• Free Dora. As in the high school that’s very good at boys’ basketball. It seems all hell has broken loose down at the school without a city as the high-school principal, who also serves as the Falcons’ coach, was given his walking papers in a 5-1 vote by the school board.

After last week’s meeting where his contract wasn’t renewed, a special meeting came two days later. Now I’m told a second special meeting may be held. I have no clue why.

Reminds me of the old country song, “What Part Of ‘No’ Don’t You Understand?”

It’s an interesting sidebar for a school entering the Class 1 state playoffs as a favorite to reach a second consecutive championship game.

It’s also funny how people will riot en masse for a basketball coach yet care little about root issues at the foundation of a public school.

Stay tuned.

This ordeal has the potential of making national headlines, sort of like the story did a year ago when the same Dora ballclub interchanged free-throw shooters.

I’ll bet Seymour R-II Superintendent Steve Richards is thrilled to be free from that tour of duty.

• Last week, things were lively in Jefferson City as a hearing in the Missouri House of Representatives was full of people ready to discuss new legislation that would rescind last July’s decision on bail bonding by the Missouri Supreme Court.

Many people, including several country sheriffs, spoke in support of House Bill 1937, which alleges that a rule imposed by the state’s highest court has led to the pre-trial release of hundreds, if not thousands, of felony suspects, creating extra risk and extra work for law-enforcement officers statewide.

Informally, the court’s decision is known as “catch and release.”

It’s a poor judicial mandate.

Here in Seymour, the ruling has caused all sorts of issues as some of our local “finest” commit crimes while awaiting trial for previous felonies. Back when a bail bondsman was involved, this wasn’t a problem.

In hearing testimony, the sheriffs said the problem was the Missouri Supreme Court’s decision that allows suspects in non-violent crimes to be let out of jail without having to post bond.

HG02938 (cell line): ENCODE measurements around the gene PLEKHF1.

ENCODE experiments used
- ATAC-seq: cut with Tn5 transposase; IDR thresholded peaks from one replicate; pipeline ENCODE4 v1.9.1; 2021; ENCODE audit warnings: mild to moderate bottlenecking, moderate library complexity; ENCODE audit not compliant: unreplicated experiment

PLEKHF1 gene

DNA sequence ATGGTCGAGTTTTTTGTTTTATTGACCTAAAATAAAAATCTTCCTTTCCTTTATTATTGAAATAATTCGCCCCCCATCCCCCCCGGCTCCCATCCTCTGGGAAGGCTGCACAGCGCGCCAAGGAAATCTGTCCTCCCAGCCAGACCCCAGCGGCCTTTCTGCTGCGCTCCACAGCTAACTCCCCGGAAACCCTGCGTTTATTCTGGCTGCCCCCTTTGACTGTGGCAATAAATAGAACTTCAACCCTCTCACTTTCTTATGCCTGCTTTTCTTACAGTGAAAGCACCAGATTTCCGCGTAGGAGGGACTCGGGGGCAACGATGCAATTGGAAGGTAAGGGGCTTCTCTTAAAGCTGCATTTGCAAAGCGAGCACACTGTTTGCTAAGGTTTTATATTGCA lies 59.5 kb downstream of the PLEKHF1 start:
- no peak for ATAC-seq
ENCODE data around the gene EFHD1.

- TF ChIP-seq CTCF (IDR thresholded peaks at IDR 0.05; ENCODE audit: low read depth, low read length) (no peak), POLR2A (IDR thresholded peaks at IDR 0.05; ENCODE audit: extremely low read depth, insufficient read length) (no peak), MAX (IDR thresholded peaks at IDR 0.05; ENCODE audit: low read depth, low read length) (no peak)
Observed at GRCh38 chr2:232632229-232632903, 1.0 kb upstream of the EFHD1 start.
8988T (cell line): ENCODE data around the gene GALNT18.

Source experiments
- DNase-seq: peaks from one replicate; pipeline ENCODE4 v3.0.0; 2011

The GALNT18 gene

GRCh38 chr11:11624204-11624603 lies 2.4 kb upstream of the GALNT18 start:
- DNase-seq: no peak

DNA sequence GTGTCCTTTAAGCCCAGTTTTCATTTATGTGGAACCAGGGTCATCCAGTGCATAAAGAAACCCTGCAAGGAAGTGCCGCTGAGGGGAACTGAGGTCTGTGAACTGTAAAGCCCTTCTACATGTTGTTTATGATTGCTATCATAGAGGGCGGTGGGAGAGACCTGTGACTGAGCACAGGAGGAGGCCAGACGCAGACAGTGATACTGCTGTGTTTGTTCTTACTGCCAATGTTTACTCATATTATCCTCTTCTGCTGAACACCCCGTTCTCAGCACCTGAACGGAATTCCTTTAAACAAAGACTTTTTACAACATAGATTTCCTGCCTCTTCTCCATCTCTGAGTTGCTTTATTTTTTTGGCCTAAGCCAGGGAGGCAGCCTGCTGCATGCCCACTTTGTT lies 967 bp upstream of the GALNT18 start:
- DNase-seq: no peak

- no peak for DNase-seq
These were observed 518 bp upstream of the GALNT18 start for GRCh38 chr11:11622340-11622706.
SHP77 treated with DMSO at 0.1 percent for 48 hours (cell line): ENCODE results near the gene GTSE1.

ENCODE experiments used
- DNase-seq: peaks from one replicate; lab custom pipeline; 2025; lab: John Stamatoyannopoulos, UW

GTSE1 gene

No vote on the legislation was taken by the committee after the hearing last Tuesday, Feb. 18.

I’ll simply say this.

Any legislator who is against this remedy is a coward.

Any legislator willing to allow the bench to enact law isn’t doing his or her job.

This is an easy decision, lawmakers, regardless of your political party or personal agenda regarding crime and punishment or the defense lawyers’ lobbyists.

The Missouri Supreme Court’s decision has created a law-enforcement nightmare.

So fix it.

• Speaking of Tiger basketball, the girls’ team ended its season Saturday with a loss to Sparta in the Class 2 district playoffs.

Seymour won nine games, more than double the total of a season ago.

The Tiger boys have a 16-11 record entering tonight’s (Wednesday’s) matchup in the district semifinals against Gainesville. With a victory, Seymour, seeded third, advances to the Class 2 championship game on Friday.

Should the Tigers defeat Gainesville, it will be the first time Seymour has reached a district-title game since 2010, the year Seymour won the program’s only district crown.

Before that, the Tigers last reached a district final in 1998.

District action is at Cabool.

Dan Wehmer is the Citizen’s editor, publisher and owner. He can be reached at 417-935-2257 or via e-mail at citizen@webstercountycitizen.com.